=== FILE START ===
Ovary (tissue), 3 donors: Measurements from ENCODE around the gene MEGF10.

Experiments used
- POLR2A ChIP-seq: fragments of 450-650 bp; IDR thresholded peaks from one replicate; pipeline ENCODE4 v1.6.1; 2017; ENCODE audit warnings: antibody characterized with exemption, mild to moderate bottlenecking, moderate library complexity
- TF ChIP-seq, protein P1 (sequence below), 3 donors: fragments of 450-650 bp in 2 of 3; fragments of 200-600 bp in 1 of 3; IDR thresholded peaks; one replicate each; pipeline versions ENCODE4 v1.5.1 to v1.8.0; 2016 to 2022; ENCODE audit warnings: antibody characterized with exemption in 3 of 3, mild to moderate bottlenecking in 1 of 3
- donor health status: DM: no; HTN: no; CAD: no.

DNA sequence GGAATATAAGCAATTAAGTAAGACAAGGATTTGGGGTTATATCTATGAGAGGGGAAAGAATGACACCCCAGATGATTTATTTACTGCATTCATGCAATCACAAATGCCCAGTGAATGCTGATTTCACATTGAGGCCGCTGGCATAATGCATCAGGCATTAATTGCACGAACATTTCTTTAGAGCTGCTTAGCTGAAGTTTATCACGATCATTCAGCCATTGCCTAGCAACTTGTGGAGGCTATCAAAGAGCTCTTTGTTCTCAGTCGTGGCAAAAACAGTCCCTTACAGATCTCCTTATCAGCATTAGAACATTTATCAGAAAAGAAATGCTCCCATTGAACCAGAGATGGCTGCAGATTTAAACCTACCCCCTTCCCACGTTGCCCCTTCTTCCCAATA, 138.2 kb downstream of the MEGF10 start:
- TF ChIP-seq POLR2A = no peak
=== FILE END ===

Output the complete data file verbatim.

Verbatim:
Ovary (tissue), 3 donors: Measurements from ENCODE around the gene MEGF10.

Experiments used
- POLR2A ChIP-seq: fragments of 450-650 bp; IDR thresholded peaks from one replicate; pipeline ENCODE4 v1.6.1; 2017; ENCODE audit warnings: antibody characterized with exemption, mild to moderate bottlenecking, moderate library complexity
- TF ChIP-seq, protein P1 (sequence below), 3 donors: fragments of 450-650 bp in 2 of 3; fragments of 200-600 bp in 1 of 3; IDR thresholded peaks; one replicate each; pipeline versions ENCODE4 v1.5.1 to v1.8.0; 2016 to 2022; ENCODE audit warnings: antibody characterized with exemption in 3 of 3, mild to moderate bottlenecking in 1 of 3
- donor health status: DM: no; HTN: no; CAD: no.

DNA sequence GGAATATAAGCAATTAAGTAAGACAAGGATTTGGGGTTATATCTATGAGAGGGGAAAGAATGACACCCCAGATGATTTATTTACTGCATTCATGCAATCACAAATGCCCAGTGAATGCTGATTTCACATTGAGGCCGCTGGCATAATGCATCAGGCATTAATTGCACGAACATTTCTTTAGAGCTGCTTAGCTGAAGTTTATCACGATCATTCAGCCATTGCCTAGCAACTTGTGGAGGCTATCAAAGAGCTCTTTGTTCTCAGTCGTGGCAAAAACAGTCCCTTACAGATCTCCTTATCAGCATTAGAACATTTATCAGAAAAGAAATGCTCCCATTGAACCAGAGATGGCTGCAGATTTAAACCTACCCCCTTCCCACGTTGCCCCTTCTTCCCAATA, 138.2 kb downstream of the MEGF10 start:
- TF ChIP-seq POLR2A = no peak